There’s still time to nominate local icons for Best of D.C.
I was pleased when the Washington City Paper’s Patrick Tracey contacted me for a story on efforts to address the problem of alcohol abuse in Mount Pleasant. However, having read the story (“Coffee or Teetotaling?” 6/16)—which focused exclusively on the advisory neighborhood commission’s proposal for later starting hours for alcohol sales—I wonder which neighborhood he was writing about when he concluded that early-morning public drinking isn’t a problem. He apparently didn’t visit Lamont Park or the various Mount Pleasant Street corners where public drinking can be observed from early in the morning until late at night. I also was puzzled by a quote attributed to me consisting of two sentences, juxtaposed without a break, that came from different parts of our conversation. My comment about my support for a later starting time for alcohol sales was followed with discussion about the renewal process—”[I]f [the licensees] don’t sign a voluntary agreement, then the ABC [Alcoholic Beverage Commission] Board will impose a solution.” Combining these two separate thoughts could cause the reader to believe that the ABC Board will necessarily impose the later time if the licensees don’t agree to it—which I neither believe nor want. What I do want is to continue the frank, amicable, and productive talks between the ANC and ABC licensees in Mount Pleasant about our mutual desire for a clean, safe neighborhood for everyone. I discussed these conversations with the reporter, but he didn’t find them worth mentioning. Yes, I think that later starting hours for alcohol sales (whether accomplished through citywide legislation or a voluntary agreement) could be a part—a small part—of reducing alcoholism and public drinking. I’m sorry the story focused on this issue while ignoring the larger picture.
I appreciate the attention Colin Bane’s article (“Don’t Call Me Leader, Punk,” 6/16) focused on the 15th anniversary of Positive Force and my role in the organization. As Bane noted, however, I hardly think I deserve so much attention, especially to the exclusion of other essential members who have been increasingly taking the “helm” over the past two years.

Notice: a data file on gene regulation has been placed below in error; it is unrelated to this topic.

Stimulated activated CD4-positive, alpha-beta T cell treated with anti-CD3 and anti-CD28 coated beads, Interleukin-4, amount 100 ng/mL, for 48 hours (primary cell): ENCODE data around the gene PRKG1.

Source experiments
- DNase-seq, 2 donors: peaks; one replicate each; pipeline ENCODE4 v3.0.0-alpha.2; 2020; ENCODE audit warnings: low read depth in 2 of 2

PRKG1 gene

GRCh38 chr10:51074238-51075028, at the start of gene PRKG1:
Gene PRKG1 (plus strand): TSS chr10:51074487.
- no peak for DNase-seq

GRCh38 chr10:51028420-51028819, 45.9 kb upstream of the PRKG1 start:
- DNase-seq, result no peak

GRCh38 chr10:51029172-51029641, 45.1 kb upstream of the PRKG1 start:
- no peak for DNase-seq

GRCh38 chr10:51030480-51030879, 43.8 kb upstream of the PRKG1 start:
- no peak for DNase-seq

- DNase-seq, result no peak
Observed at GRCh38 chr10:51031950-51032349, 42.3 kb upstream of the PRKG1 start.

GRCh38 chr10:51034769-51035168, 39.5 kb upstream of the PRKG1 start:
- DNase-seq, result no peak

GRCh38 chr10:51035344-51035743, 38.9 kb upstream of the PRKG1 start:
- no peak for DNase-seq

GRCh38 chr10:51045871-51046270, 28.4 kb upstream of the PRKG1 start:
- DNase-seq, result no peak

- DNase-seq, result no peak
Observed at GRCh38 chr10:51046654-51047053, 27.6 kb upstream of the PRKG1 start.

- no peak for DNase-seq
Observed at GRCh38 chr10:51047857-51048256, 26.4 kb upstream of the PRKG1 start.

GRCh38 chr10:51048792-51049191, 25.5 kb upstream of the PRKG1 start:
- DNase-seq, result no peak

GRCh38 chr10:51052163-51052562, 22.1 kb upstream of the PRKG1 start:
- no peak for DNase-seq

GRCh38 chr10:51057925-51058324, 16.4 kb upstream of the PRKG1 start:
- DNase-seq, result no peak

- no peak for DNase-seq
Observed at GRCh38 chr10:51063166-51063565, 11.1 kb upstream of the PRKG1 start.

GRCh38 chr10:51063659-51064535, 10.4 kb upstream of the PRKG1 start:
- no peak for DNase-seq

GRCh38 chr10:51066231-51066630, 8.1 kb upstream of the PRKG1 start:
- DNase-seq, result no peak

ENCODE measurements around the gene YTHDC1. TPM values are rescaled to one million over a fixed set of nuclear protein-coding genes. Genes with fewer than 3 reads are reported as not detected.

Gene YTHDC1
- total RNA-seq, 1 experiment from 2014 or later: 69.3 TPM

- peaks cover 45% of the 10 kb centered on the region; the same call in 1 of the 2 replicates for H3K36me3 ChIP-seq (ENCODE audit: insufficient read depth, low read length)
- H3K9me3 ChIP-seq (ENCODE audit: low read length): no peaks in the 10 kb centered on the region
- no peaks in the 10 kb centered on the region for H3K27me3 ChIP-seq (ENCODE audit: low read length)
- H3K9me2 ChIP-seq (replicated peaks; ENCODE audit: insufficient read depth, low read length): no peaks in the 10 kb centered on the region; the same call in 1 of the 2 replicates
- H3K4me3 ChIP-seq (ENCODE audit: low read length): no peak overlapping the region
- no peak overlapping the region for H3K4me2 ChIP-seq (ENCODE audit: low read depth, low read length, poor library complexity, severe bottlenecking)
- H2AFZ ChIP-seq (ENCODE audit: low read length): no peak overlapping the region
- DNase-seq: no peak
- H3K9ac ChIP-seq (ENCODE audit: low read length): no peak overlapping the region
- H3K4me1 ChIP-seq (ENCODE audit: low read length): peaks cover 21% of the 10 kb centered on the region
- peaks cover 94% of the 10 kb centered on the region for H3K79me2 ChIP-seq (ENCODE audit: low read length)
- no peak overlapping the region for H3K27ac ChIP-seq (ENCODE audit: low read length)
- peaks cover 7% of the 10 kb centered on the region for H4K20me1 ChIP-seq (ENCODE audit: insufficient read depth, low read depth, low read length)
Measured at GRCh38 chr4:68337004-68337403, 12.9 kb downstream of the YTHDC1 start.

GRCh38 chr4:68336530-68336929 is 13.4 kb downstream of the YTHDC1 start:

Beyond Katy Otto and myself, Positive Force is also Wade and Ryan Fletcher, who have done amazing work to make the Wilson Center, once again, the main independent punk venue in D.C. With Claire Dettelbach and Isabel Esterman, they have coordinated our monthly grocery deliveries to seniors and organized protests of police brutality and of the imprisonment of Leonard Peltier. Positive Force also is Sarah Klemm initiating the D.C. Books to Prisoners Project; Matt Moffett coordinating our weekly volunteer work with homeless women at Bethany Women’s Center; Emily Candela and Zakia Ahmadzai arranging events protesting the Chinese occupation of Tibet and our treatment of refugees, respectively; Brian Duss setting up a photo/film skills learning group and an underground art show; Peter Cerutti and Chris Tabellario working with the Brian MacKenzie Center infoshop project; and Pat Cranston coordinating our summer film series, producing our latest statement of purpose, and maintaining our Web site, just to name a few.
To me, these folks—and others like them—are the real story here. It is their participation that has enabled Positive Force to thrive for more than 15 years as an entirely volunteer operation even while based in an extremely transient youth subculture. In an era dominated by cynical media pronouncements about youth apathy, these people are a cause for celebration. They are much of the reason I am still part of Positive Force, for they challenge and inspire me. Indeed, despite our sometimes considerable age differences, we work together largely as peers.
Just for the record, no one in or around Positive has ever called me “Granddaddy” other than my own silly self! Thus, while I am grateful for Bane’s interest in my work, I need to give my friends in Positive Force the full credit they deserve.